The arguments for and against independence for Scotland have reached a crucial stage.

Both sides have asserted their belief that their relative positions – remaining a constituent part of the UK or becoming a separate nation – will be the most advantageous economically, socially, politically or strategically. But the absence of chapter and verse, facts and figures has reduced debate largely to claim and counter-claim.

For months, most opinion polls have found about one-third of voters undecided but the latest this week shows a move towards a No vote with the number still to make up their minds falling to 10%. Among them is Sir Tom Hunter, the entrepreneur who made £290 million from the sale of his Sports Division retail chain and, by any measure, a big beast in the business community. Both camps would be delighted to name him among their supporters but yesterday he allied himself with a significant strand of public opinion by saying he remained to be convinced by either side and criticising both campaigns. He challenged the Yes campaign to produce "hard facts to hard questions" and the Better Together campaign to produce more positive arguments and specify what additional powers would be transferred to Holyrood in the event of a No vote.

Loading article content

It is clear from all the public forums, including The Herald's Letters Pages, that this plea for clarity will resonate widely. Both sides have to produce convincing arguments but the onus is on the Yes campaign because, in the absence of a decisive case for change, the safer option of sticking with what you know becomes more attractive.

The increase in those saying they will vote No is an indication that this is already happening.

That is almost certainly due to confusion and increasing frustration over specific questions, such as whether an independent Scotland would retain the pound as currency; would remain a member of the EU without having to negotiate new terms of membership; and could be a member of Nato. In some cases there is, as yet, no definitive answer but the charge of failing to explore the most authoritative opinion and engage in detailed analysis can be levelled at both camps.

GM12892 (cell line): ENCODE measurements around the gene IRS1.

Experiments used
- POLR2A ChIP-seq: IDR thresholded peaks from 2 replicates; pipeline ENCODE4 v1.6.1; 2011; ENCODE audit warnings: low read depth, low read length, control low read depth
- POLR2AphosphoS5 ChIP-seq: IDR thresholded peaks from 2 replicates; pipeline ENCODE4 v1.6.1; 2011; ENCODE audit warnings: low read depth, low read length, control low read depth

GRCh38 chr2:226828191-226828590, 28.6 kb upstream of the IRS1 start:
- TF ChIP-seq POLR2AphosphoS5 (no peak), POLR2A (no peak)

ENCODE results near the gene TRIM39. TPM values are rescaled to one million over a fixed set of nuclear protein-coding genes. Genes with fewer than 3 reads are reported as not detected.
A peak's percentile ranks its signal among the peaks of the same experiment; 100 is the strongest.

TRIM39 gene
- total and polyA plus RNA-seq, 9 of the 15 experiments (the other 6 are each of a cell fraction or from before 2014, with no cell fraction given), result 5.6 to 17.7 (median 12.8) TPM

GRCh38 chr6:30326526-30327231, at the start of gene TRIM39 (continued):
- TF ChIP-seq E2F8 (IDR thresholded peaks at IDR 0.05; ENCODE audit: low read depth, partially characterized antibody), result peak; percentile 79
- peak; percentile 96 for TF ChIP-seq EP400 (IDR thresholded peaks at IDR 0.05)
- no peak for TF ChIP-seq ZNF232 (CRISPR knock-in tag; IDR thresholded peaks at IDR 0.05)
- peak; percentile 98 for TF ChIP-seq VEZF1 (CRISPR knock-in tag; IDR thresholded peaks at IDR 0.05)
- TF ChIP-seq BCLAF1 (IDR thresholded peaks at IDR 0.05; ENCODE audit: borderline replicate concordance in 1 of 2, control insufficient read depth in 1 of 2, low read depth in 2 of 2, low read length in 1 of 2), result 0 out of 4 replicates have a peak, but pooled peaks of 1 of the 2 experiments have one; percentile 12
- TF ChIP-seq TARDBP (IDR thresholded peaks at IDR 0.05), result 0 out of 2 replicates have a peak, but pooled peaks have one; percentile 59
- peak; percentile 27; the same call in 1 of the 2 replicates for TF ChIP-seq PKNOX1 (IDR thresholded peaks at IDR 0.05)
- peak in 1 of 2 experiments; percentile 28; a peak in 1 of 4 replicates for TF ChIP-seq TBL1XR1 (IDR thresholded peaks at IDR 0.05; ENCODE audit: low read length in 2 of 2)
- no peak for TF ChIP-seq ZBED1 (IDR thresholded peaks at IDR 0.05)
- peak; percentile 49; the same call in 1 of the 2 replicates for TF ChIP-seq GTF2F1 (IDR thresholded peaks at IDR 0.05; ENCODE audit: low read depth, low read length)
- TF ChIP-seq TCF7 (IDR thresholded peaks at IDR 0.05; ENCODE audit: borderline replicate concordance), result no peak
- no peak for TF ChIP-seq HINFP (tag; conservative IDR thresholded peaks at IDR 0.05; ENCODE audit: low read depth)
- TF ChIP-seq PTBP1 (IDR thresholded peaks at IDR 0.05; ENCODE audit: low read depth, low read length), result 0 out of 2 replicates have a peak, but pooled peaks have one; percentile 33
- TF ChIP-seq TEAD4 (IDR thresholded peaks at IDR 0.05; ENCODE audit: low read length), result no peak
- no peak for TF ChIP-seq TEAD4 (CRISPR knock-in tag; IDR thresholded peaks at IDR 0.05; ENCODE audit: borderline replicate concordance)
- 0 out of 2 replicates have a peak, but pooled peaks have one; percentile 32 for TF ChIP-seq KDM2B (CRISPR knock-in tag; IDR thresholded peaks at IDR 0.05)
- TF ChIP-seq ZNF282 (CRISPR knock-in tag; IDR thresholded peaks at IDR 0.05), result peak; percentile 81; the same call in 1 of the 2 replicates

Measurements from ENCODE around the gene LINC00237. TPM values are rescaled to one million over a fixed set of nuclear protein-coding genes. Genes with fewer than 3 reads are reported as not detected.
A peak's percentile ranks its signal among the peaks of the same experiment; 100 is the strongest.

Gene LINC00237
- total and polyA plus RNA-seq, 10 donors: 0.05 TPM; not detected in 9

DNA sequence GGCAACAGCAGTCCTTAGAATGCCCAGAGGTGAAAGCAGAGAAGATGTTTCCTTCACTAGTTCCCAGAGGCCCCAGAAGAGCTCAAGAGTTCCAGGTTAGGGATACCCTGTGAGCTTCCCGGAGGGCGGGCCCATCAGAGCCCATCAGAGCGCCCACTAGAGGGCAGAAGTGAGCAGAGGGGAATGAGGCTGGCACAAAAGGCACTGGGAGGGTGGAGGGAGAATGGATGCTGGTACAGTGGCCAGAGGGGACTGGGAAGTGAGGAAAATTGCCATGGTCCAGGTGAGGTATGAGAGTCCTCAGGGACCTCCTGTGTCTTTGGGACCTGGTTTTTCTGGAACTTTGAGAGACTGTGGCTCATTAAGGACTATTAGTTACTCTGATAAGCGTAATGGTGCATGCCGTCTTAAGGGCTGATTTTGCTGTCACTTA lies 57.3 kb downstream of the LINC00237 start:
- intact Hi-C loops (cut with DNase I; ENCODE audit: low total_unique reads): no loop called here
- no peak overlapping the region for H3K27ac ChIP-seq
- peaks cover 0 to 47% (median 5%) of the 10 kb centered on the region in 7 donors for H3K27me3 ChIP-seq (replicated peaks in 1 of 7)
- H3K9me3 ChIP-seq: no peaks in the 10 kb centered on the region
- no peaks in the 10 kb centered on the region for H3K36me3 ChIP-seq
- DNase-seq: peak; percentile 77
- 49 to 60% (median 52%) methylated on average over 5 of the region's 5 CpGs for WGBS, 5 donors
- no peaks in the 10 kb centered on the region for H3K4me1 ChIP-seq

In addition to the questions surrounding international relations, there is increasing concern about economic issues at the UK, Scottish and personal levels.

Conflicting forecasts about future oil revenues are inevitable but the focus is increasingly on how they will add up and, more pertinently, be divided. Policy issues such as how to fund the sort of social welfare provision most Scots appear to want are the province of a future Scottish Parliament but the recent focus on how pension entitlement, whether through state, private or public sector schemes, would be funded following independence is evidence of a growing demand to address the consequences of independence at a personal as well as a political level.

With just under 500 days to go before Scots are required to make up their minds on the most significant vote in the country's history, Sir Tom is far from alone in calling for politicians to abandon the skirmishing and get into the substantive fight. His impatience for answers to so many crucial questions is shared by all who are anxious to weigh up the arguments and mark their ballot with confidence that they are making the right choice. They deserve a genuine, honest and informed debate.